Formerly homeless New Yorker finds rehabilitation through art therapy

In The Media

January 18, 2023

A Brooklyn based nonprofit offers one-stop support to thousands of New Yorkers who are homeless or in danger of living on the street.

More than 100,000 New Yorkers are homeless.

“I just wanted to show the world that color is beautiful,” said Victor Alicea who once was homeless himself.

Now, his life looks entirely different. Alicea’s world is made up of vibrant hues, from radiant reds to brilliant blues.

“I come here, and I do art,” said Alicea. “That makes me feel good, and it also gives me therapy.”

An art studio in Brooklyn is a place of refuge for Alicea, who started coming here six years ago when he didn’t even have a roof over his head. Alicea was homeless for three years.

“I was out in the streets, and I was homeless, and I was ripping and running, drinking and drugging,” said Alicea. “It was real bad for me at that time.”

Institute for Community Living, or ICL, in East New York offers more than a creative outlet here. It also provides mental health therapy and drug rehabilitation.

“Never in the world did I think that I was gonna be here and make it to 60 years old,” said Alicea.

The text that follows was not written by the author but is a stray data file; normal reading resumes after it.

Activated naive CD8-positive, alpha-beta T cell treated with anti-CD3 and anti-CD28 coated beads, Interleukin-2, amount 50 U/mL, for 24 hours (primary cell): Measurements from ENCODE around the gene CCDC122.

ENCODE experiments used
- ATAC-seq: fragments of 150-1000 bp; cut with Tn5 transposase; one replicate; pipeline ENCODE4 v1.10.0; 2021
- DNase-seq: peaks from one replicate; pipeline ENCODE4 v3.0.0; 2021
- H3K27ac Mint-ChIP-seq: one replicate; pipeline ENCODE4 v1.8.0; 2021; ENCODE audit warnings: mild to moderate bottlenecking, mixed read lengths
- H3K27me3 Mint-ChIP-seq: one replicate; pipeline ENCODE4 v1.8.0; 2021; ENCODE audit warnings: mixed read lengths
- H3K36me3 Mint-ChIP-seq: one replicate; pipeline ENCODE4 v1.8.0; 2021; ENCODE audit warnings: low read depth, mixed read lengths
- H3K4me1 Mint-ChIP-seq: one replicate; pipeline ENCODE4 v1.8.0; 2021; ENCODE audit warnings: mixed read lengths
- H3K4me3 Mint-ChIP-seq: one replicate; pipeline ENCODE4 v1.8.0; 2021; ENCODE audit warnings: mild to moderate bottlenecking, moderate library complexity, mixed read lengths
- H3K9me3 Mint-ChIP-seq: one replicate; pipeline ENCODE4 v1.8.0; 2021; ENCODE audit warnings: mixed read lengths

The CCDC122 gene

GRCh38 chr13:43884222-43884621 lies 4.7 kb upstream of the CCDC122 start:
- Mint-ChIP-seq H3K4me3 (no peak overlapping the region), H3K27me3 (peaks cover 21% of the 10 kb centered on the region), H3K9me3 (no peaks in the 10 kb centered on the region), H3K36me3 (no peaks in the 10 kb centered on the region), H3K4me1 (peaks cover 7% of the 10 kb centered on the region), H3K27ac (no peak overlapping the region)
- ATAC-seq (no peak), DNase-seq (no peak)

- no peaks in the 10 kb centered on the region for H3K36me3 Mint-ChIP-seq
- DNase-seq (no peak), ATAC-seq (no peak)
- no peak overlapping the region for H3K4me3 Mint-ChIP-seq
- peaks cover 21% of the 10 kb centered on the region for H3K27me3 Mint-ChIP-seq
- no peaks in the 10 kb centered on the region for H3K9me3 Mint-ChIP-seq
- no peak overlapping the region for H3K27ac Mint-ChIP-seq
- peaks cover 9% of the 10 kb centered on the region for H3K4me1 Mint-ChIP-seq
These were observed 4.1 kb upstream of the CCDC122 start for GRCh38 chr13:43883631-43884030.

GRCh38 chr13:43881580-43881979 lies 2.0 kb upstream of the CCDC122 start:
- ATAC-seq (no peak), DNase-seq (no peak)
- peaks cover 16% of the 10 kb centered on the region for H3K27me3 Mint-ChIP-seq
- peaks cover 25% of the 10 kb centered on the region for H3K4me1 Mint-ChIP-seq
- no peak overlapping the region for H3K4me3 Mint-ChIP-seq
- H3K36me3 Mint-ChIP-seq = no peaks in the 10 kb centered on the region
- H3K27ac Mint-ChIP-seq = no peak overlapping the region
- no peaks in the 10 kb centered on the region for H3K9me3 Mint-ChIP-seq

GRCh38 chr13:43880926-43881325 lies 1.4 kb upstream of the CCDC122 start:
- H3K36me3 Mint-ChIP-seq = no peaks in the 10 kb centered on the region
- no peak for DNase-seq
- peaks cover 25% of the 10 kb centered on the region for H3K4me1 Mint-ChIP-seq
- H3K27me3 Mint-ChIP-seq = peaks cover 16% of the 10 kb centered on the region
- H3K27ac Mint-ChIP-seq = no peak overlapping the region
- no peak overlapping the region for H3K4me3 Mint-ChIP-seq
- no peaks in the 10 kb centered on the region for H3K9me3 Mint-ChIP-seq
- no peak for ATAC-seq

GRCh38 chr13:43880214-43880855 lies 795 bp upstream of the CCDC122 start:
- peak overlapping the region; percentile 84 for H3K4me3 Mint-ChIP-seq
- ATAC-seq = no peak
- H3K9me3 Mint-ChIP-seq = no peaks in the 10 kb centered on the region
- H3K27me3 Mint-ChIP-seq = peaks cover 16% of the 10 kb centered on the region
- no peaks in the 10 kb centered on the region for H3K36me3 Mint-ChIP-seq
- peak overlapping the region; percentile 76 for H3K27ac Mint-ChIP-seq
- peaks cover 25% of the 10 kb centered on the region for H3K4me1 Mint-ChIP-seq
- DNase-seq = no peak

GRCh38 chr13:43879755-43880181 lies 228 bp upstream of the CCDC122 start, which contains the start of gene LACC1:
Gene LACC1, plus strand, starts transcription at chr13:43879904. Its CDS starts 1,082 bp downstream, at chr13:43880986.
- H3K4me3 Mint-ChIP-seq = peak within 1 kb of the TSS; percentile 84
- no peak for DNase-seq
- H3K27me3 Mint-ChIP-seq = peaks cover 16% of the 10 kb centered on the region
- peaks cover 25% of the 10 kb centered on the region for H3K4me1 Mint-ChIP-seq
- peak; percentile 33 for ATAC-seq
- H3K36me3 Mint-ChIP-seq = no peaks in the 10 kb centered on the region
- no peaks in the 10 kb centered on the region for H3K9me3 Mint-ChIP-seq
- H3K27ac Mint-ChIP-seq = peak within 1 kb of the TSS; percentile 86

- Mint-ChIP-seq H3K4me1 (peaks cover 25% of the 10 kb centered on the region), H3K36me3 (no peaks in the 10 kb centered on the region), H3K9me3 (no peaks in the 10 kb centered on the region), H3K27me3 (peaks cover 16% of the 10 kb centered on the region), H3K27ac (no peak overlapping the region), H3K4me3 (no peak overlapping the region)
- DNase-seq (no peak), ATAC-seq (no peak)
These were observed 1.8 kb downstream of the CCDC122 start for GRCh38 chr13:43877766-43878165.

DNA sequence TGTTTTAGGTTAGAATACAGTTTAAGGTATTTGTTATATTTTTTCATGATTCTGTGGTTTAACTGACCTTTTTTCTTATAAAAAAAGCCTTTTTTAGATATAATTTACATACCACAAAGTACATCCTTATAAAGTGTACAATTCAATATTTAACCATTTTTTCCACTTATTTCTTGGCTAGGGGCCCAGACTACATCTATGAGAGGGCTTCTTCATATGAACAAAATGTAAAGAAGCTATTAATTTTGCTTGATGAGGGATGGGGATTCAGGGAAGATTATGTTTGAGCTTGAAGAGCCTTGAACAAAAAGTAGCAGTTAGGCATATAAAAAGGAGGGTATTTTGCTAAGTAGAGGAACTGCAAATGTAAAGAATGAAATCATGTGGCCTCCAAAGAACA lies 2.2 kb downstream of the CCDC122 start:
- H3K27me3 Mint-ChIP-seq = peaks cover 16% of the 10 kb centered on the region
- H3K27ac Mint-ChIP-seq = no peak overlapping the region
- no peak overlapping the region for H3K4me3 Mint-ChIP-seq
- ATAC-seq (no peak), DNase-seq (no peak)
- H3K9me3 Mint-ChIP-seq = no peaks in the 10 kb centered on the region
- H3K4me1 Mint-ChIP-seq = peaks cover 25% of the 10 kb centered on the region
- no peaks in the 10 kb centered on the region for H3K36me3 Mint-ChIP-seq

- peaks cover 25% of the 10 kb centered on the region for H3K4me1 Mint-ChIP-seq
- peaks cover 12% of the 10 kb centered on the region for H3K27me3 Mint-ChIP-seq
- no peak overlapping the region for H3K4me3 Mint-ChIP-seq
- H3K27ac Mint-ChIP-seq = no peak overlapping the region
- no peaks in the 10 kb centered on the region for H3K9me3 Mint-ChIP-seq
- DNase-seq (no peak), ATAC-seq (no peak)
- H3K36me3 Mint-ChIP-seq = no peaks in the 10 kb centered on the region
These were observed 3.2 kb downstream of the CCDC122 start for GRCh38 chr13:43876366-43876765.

Alicea is part of ICL’s personalized recovery program where clients take part in group therapy, receive one-on-one counseling and secure housing. More than 3,000 people sleep under an ICL roof each night. Staffers also go through the city’s referral system to place people in supportive housing.

“Before you leave here, you feel like there’s some kind of hope for you. There is some kind of way out for you,” said Alicea.

Social worker Tiana Cintron says art provides the base for clients like Alicea.

“He does art, and he’s just in the moment. He feels safe,” said Cintron. “Jobs like this, they don’t tell you, ‘I love the work you’re doing, I’m so glad you’re my therapist.’ It’s afterwards when they leave, and you see what they accomplished.”

In June, Alicea’s paintings were on display at the Brooklyn Museum. The exhibit called “Creating a Lifeline” featured artwork by more than a dozen ICL clients.

“Now that I look at what I have done for the last ten years, what have I accomplished in the last ten years, I am very proud of myself,” said Alicea.

Thanks to ICL, Alicea secured housing at Unique People Services in the Bronx. He’s lived in his two-bedroom unit for three years now and with that security, Alicea says he can focus on his career and dreams. He hopes to open his own art gallery one day.

“I see my career ten years from now being one of the best artists in New York City,” said Alicea. “I see myself being somebody who came from a very bad place to a very good place now and I’m gonna continue on that road and see what my life will bring after this.”

ICL has served more than 15,000 clients across all programs since it started 35 years ago. In the last year, ICL says it helped nearly 350 people move from a homeless shelter to permanent housing.

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